If you think that the words salary, soldier and salt have nothing in common, you’d better keep on reading.
In ancient times, salt was difficult to obtain, making it a scarse and expensive commodity. It was a highly valued trade item and was considered a form of currency by certain peoples. It makes total sense that the word salary comes from the Latin word “salarium”, which literally means “salt money”. And since Roman soldiers were partly paid in salt, it is said to be for this reason that we get the word soldier from “sal dare”, which means “to give salt”.
Does the preciousness of salt ring a bell?
Cacao had pretty much the same value among Mesoamerican populations. To the point that cacao beans were even employed as ready cash! Among the Aztecs of Nicaragua, you could buy a rabbit for 10 cacao beans, a slave for 100 or the services of a prostitute for 8. Whenever they enjoyed their chocolate beverages, they were literally drinking money.
Thousands of years later, salt and cacao find themselves together in the most mouth watering chocolate creations from all over the world.
Combining salt and chocolate is no “latest trend”.
If inclusions like turmeric and matcha come and go, chocolate makers and chocolatiers won’t stop adding salt to their chocolate any time soon. You can be sure that you will always find a Sea Salt bar in their assortments. This is because salt works wonders with chocolate, and there are several reasons why:
1) Salt is a sugar detector.
Ever wondered why “a pinch of salt” is always added in dessert recipes? It would seem counterproductive, but it’s not. Paradoxically, salt intensifies the body’s ability to taste the sweetness in the sugar.
When sodium is present, sensors located in our intestines and on our tongue that normally don’t alert to sugar process glucose as sweet. To be more specific, an intestinal glucose sensor known as SGLT1 starts moving glucose into the sweet taste receptor cells when sodium is present, thus triggering the cells to register sweetness. The result is that salt not only alerts our ‘salt sensitivity’, but also triggers a reaction with our ‘sweet sensitive’ taste buds to make them more receptive to sweet flavors. It’s like a second sugar detector is being signaled that you’re eating something sugary.
That pinch of salt enhances tastes and makes flavors “pop”, giving life and energy to the simplest recipes. Most sweet foods, desserts or baked goods will have some amounts of salt added for this purpose. Our beloved chocolate is no exception. With the addition of salt, a fuller chocolate flavor comes up and all the intrinsic flavors are faster brought to the surface to be enjoyed.
2) Salt adds texture and flavor.
Crunchiness often makes chocolate more intriguing (depending on personal taste, of course). A coarser or grainier texture can be the secret to revive a flat chocolate, or to bring a wonderful one to glory. When chocolate professionals add salt to their creations, they can do it for two reasons:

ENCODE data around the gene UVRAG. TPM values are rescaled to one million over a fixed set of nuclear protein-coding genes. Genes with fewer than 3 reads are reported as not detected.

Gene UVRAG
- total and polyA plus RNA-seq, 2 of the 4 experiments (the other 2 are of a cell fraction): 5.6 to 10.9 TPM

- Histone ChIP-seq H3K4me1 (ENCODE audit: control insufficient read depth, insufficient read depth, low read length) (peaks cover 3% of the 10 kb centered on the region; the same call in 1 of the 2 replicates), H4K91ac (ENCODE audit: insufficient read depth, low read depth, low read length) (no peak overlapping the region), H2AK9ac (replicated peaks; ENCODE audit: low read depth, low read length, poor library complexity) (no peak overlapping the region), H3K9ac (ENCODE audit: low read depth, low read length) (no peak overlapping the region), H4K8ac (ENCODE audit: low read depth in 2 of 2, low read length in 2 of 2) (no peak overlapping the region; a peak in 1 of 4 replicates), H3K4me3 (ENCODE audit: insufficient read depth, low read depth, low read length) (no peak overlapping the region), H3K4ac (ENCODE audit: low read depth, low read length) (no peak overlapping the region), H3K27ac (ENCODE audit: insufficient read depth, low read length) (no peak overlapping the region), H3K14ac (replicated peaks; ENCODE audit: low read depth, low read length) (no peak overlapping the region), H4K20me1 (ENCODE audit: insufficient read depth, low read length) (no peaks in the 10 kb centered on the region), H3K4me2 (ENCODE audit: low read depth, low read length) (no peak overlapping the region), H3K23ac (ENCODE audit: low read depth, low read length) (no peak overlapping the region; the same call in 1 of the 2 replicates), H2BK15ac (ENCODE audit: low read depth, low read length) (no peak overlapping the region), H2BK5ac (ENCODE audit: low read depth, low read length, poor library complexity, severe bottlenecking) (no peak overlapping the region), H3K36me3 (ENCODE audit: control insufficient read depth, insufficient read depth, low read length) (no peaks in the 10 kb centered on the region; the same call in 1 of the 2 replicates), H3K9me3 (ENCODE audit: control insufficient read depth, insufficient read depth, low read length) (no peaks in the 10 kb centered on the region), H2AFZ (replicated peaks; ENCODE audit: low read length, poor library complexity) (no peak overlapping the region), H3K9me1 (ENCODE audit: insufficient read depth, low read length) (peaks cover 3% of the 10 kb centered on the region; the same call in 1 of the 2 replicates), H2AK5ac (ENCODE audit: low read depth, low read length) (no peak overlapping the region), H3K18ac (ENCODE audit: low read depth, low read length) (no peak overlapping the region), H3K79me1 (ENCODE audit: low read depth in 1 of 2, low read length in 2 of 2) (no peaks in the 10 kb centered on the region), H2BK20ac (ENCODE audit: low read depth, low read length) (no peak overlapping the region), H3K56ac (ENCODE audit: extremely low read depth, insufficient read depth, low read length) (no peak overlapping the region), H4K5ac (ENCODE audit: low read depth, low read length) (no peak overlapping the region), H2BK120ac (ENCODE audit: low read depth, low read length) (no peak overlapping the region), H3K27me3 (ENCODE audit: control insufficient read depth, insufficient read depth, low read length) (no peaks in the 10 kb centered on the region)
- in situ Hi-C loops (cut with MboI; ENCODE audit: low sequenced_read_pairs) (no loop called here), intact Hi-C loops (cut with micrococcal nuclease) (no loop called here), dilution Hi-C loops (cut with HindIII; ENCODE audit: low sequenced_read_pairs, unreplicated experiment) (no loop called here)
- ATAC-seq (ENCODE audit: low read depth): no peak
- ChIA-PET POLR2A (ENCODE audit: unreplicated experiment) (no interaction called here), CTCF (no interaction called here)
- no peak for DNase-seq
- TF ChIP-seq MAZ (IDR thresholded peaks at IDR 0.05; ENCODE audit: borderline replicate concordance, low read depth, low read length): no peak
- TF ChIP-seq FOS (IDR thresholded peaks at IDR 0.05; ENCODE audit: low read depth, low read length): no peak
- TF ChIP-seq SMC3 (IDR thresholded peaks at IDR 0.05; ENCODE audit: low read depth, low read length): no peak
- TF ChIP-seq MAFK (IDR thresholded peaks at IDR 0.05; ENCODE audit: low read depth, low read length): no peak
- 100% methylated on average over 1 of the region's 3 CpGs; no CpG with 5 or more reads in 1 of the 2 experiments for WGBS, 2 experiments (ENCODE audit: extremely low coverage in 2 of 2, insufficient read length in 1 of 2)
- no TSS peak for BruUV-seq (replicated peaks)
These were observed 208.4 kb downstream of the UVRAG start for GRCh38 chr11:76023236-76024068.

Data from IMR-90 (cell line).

- to make the chocolate taste “pop”.
- to actually taste the salt in the chocolate.
In the first case, salt has a supportive role more than being the protagonist. For this purpose, the choice is usually a finer salt whose grains are tiny and almost imperceptible. The result is a slightly grainy texture that doesn’t interfere too much with the smoothness of the chocolate. In the second case, salt is an integrated part of the recipe and has the same importance of all the other ingredients. For this purpose, the choice is usually a specialty salt that brings its own texture and flavor to the table. The crystals are larger to give a salty crunch and taste to the chocolate, and the result is grainier chocolate where salt can be detected at first sight.
In either cases, professionals need to be careful with the quantity they use. Too little, and they don’t get the benefits. Too much, and all they taste is salt. Rule of thumb: balance. Saltiness shouldn’t pass unnoticed, neither overpower the rich chocolate flavor.
3) Salt contrasts sweetness.
Although a “pinch of salt” can be used to enhance sweetness, a more substantial amount of salt can be useful to actually contrast the sweetness of a chocolate creation. Let’s be aware that cacao is not sweet itself. Even the most fruity and floral cacao is still considered to be “bitter” by most palates. What salt can help to contrast is the sweetness of sugar and other sweet inclusions. With ingredients like caramel, milk, vanilla or dried fruits, it’s easy to reach an overwhelming level of sweetness fast. By adding salt in this kind of inclusion bars, chocolate professionals ensure that the sweet ingredients are kept at bay thanks to the sodium. This sweet-and-salty contrast can also bring to life innovative chocolate creations that challenge the limits of our palates.
Like it or not, salt and chocolate is like bread and butter, peanut butter and jelly, cheese and wine. That kind of pairing that will never go out of style.
Do you like the taste of salt in your chocolate?
I did NOT get paid and did NOT receive any kind of favor for writing this article. These are my honest opinions at your service.